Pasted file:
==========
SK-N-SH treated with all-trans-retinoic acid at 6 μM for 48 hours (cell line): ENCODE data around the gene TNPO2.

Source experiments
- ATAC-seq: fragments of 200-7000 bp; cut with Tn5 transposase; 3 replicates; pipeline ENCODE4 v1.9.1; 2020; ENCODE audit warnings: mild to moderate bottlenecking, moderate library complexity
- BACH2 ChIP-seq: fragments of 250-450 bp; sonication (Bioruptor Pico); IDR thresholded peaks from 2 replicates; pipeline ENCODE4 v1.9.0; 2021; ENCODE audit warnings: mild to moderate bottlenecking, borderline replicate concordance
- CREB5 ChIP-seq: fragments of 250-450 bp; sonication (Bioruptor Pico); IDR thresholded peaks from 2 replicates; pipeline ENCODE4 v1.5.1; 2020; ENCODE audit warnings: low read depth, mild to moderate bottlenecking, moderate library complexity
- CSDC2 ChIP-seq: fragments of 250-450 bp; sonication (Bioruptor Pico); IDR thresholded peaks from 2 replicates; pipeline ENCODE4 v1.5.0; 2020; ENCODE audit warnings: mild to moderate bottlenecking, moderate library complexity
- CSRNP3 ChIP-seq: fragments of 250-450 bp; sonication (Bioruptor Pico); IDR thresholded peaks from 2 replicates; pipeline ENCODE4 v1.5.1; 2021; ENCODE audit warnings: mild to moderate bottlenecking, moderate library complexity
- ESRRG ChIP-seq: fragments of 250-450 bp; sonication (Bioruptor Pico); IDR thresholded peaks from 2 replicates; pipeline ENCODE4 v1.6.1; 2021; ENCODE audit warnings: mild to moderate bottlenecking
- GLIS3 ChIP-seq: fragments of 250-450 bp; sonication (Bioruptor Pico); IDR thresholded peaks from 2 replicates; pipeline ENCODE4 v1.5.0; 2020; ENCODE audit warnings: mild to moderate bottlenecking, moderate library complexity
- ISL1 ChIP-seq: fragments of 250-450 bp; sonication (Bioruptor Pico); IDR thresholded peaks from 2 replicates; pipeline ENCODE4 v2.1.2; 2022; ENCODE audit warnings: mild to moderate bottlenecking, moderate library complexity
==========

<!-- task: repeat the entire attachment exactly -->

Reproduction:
SK-N-SH treated with all-trans-retinoic acid at 6 μM for 48 hours (cell line): ENCODE data around the gene TNPO2.

Source experiments
- ATAC-seq: fragments of 200-7000 bp; cut with Tn5 transposase; 3 replicates; pipeline ENCODE4 v1.9.1; 2020; ENCODE audit warnings: mild to moderate bottlenecking, moderate library complexity
- BACH2 ChIP-seq: fragments of 250-450 bp; sonication (Bioruptor Pico); IDR thresholded peaks from 2 replicates; pipeline ENCODE4 v1.9.0; 2021; ENCODE audit warnings: mild to moderate bottlenecking, borderline replicate concordance
- CREB5 ChIP-seq: fragments of 250-450 bp; sonication (Bioruptor Pico); IDR thresholded peaks from 2 replicates; pipeline ENCODE4 v1.5.1; 2020; ENCODE audit warnings: low read depth, mild to moderate bottlenecking, moderate library complexity
- CSDC2 ChIP-seq: fragments of 250-450 bp; sonication (Bioruptor Pico); IDR thresholded peaks from 2 replicates; pipeline ENCODE4 v1.5.0; 2020; ENCODE audit warnings: mild to moderate bottlenecking, moderate library complexity
- CSRNP3 ChIP-seq: fragments of 250-450 bp; sonication (Bioruptor Pico); IDR thresholded peaks from 2 replicates; pipeline ENCODE4 v1.5.1; 2021; ENCODE audit warnings: mild to moderate bottlenecking, moderate library complexity
- ESRRG ChIP-seq: fragments of 250-450 bp; sonication (Bioruptor Pico); IDR thresholded peaks from 2 replicates; pipeline ENCODE4 v1.6.1; 2021; ENCODE audit warnings: mild to moderate bottlenecking
- GLIS3 ChIP-seq: fragments of 250-450 bp; sonication (Bioruptor Pico); IDR thresholded peaks from 2 replicates; pipeline ENCODE4 v1.5.0; 2020; ENCODE audit warnings: mild to moderate bottlenecking, moderate library complexity
- ISL1 ChIP-seq: fragments of 250-450 bp; sonication (Bioruptor Pico); IDR thresholded peaks from 2 replicates; pipeline ENCODE4 v2.1.2; 2022; ENCODE audit warnings: mild to moderate bottlenecking, moderate library complexity